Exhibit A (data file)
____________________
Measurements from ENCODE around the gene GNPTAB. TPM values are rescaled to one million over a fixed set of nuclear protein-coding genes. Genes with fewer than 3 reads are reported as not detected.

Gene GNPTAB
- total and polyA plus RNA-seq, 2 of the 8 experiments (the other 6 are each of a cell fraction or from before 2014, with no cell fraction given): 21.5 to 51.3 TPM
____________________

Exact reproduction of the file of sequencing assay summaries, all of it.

Measurements from ENCODE around the gene GNPTAB. TPM values are rescaled to one million over a fixed set of nuclear protein-coding genes. Genes with fewer than 3 reads are reported as not detected.

Gene GNPTAB
- total and polyA plus RNA-seq, 2 of the 8 experiments (the other 6 are each of a cell fraction or from before 2014, with no cell fraction given): 21.5 to 51.3 TPM